Garment District – Manhattan

HDC will be supporting the New York Fashion Workforce Development Coalition in their efforts to promote the Garment District’s cultural, historical, and architectural significance and advocate for the continued presence of fashion manufacturing within the district as part of larger plans for the area.

Penn Development Area, Manhattan 

The Empire State Development Corporation’s Pennsylvania Station Project seeks to remove multiple blocks of important historic buildings around Penn Station. Working with Andrew Cronson and David Holowka of Save Chelsea, HDC will highlight and advocate for the landmarking of these threatened buildings. In addition, Save Chelsea aims to expand outreach efforts to residents of the neighborhood and elected officials to call attention to the need to preserve the area’s historic fabric. 



22 Barclay Street
John R. Haggerty and Thomas Thomas

Saint Peter’s Roman Catholic Church is one of the finest examples of Greek Revival architecture anywhere in the city, featuring hallmarks of the style in its monumental hexastyle Ionic portico, massive pediment and austere, smooth granite facades with crisp punched window openings. St. Peter’s has the distinction of being New York State’s first Catholic parish. Over the centuries, many notable New Yorkers worshipped here, such as Pierre Touissaint and Mother Seton, who professed her faith here. This church was also the root of the Knights of Columbus in New York State. The first house of worship was built on this site in 1786 and demolished in 1836, to make way for the present church, designed by architects John R. Haggerty and Thomas Thomas. St. Peter’s fostered the city’s first Syrian-American parish, St. George’s, offering them space in which to worship before the congregation had the means to purchase or build their own building. Saint Peter’s Roman Catholic Church is a NYC Individual Landmark and listed on the State and National Register of Historic Places.


90 West Street
Cass Gilbert

Designed by Cass Gilbert, architect of the Woolworth Building and one of New York City’s preeminent commercial and industrial designers of the early 20th century, the West Street Building exhibits the hallmarks of the early Manhattan skyscraper in its classical detailing and column-like “base-shaft-capital” facade composition. Constructed in 1905-07, the building’s location on what was then the industrial waterfront, was key to the shipping and railroad concerns it served. It was damaged during the September 11, 2001 terrorist attacks on the World Trade Center, but spared the fate of nearby St. Nicholas Greek Orthodox Church, which was buried and damaged beyond repair. The former 1830’s row house turned church at 155 Cedar Street was completely destroyed when the South Tower fell. The West Street Building is a NYC Individual Landmark and listed on the State and National Register of Historic Places.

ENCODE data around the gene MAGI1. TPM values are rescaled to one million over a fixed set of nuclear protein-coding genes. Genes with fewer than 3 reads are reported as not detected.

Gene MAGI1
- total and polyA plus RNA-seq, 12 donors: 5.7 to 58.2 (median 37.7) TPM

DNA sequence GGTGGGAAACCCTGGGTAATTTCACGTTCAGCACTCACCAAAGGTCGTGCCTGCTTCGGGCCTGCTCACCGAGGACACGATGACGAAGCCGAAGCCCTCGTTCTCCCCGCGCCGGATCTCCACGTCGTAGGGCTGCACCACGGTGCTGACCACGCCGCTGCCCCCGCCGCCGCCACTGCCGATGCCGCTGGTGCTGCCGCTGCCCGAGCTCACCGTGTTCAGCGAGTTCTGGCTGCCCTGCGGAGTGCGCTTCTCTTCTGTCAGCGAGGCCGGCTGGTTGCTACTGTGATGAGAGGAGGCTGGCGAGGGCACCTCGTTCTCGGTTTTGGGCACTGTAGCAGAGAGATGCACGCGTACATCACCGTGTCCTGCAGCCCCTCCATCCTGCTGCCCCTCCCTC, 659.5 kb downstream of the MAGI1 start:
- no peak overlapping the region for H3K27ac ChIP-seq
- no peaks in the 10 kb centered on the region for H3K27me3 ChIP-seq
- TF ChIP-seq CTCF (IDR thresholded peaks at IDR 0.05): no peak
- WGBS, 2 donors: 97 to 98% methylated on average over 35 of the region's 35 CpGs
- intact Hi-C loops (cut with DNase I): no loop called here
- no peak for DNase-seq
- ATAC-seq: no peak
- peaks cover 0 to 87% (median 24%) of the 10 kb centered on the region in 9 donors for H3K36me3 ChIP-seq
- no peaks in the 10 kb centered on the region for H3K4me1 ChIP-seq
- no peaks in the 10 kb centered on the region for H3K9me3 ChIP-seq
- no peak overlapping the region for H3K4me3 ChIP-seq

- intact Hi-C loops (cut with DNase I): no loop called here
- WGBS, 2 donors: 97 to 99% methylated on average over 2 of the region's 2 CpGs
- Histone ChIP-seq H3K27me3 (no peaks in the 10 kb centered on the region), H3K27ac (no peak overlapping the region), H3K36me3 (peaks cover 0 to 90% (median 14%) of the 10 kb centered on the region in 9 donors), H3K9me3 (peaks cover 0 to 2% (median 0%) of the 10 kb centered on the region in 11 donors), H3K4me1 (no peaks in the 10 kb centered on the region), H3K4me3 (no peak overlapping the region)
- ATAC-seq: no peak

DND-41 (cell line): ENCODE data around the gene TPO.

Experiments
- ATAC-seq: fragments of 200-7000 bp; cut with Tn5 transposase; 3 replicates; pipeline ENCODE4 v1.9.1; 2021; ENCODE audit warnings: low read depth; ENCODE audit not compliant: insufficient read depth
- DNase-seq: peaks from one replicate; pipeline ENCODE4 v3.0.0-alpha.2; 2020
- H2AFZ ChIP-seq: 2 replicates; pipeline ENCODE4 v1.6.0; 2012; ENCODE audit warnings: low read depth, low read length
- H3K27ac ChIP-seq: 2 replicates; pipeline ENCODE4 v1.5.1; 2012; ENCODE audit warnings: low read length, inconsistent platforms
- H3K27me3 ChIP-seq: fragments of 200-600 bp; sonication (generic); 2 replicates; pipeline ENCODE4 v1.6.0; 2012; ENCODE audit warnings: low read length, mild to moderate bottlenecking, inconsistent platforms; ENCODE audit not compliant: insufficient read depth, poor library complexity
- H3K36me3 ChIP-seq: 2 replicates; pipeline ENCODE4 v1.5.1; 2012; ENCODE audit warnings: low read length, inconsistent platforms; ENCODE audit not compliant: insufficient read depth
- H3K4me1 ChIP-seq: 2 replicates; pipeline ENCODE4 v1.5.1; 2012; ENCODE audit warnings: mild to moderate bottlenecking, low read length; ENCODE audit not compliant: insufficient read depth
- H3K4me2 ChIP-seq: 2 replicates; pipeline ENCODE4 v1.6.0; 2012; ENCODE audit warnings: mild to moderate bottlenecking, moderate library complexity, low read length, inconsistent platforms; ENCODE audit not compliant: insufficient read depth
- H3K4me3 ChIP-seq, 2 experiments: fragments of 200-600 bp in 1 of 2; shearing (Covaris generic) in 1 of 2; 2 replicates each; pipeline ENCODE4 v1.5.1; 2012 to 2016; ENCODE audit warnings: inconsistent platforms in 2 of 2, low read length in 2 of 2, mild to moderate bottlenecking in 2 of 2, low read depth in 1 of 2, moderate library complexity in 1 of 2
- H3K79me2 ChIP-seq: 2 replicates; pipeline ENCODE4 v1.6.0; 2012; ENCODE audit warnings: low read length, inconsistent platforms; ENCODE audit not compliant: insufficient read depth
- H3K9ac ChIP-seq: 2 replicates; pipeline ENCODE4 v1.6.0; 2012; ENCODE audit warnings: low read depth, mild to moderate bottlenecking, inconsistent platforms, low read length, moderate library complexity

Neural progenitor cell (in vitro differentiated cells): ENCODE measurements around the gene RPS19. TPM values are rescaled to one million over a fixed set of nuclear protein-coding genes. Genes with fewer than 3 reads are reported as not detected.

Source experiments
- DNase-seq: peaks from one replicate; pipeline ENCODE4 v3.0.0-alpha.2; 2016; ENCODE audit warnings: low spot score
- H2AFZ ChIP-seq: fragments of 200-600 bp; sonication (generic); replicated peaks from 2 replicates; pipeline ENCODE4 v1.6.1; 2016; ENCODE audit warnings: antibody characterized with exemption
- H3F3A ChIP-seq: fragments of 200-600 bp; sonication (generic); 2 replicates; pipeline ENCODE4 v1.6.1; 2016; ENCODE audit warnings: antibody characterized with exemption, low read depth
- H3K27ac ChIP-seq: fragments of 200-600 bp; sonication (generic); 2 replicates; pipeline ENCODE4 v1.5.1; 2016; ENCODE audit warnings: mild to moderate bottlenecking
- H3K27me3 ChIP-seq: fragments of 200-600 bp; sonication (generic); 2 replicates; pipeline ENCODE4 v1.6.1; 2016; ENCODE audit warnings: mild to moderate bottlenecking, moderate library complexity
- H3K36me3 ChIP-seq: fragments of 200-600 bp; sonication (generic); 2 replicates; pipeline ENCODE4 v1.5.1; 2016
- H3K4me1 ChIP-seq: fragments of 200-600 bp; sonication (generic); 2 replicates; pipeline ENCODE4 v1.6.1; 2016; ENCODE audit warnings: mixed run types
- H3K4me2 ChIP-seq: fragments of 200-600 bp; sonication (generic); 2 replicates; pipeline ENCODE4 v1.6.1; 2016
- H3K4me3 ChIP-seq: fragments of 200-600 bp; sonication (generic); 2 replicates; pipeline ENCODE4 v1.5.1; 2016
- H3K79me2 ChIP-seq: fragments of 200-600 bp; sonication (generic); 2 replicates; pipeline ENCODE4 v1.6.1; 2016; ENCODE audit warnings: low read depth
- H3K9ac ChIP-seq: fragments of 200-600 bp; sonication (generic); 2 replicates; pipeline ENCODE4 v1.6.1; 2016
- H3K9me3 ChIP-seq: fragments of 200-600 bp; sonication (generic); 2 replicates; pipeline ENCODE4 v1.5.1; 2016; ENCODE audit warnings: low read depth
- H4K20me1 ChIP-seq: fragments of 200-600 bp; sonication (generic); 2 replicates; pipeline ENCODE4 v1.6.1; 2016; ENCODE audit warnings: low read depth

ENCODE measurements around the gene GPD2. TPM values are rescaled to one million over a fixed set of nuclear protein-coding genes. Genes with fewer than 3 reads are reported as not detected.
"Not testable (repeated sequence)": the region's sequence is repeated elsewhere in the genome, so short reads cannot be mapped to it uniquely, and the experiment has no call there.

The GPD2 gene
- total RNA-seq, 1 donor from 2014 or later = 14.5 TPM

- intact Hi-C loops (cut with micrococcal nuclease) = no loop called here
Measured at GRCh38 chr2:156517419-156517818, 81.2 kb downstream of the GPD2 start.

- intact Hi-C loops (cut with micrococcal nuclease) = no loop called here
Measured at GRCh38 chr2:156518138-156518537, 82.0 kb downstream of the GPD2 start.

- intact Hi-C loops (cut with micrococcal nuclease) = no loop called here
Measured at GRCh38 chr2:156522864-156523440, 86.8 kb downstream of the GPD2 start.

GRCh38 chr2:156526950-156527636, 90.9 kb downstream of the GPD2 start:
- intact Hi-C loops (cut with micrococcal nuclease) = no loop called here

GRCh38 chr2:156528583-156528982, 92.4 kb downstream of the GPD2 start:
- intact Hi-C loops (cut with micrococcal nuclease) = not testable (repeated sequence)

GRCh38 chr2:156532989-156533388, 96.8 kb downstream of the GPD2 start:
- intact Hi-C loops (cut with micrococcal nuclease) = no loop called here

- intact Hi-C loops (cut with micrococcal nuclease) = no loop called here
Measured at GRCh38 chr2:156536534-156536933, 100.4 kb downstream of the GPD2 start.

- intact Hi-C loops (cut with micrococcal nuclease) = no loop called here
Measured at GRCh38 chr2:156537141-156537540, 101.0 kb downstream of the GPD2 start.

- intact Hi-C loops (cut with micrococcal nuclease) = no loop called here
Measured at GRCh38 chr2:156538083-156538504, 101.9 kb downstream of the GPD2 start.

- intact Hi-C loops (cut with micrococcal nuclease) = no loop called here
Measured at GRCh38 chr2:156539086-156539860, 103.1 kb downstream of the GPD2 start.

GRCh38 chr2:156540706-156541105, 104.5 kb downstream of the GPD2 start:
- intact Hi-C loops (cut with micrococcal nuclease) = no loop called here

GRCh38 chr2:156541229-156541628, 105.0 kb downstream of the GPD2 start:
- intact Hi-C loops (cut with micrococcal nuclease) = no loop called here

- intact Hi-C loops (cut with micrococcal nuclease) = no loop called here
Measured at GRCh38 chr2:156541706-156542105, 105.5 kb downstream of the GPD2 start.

ca. 1857

This five-story brick commercial building was likely constructed c. 1857. Some of the telltale signs of this relatively early date are the stone columns supporting massive stone lintels at the ground floor and simple molded stone window lintels above. Past commercialtenantsofthisbuildinginclude the Mill Remnants Company (1910), which sold polishing rags; the Electric Manufacturing Co. of San Francisco (ca. 1910s), which sold electric dryers; and the Bowling Green Warehousing Company (1906), a bonded storage warehousing company whose painted sign is still visible in the storefront lintel.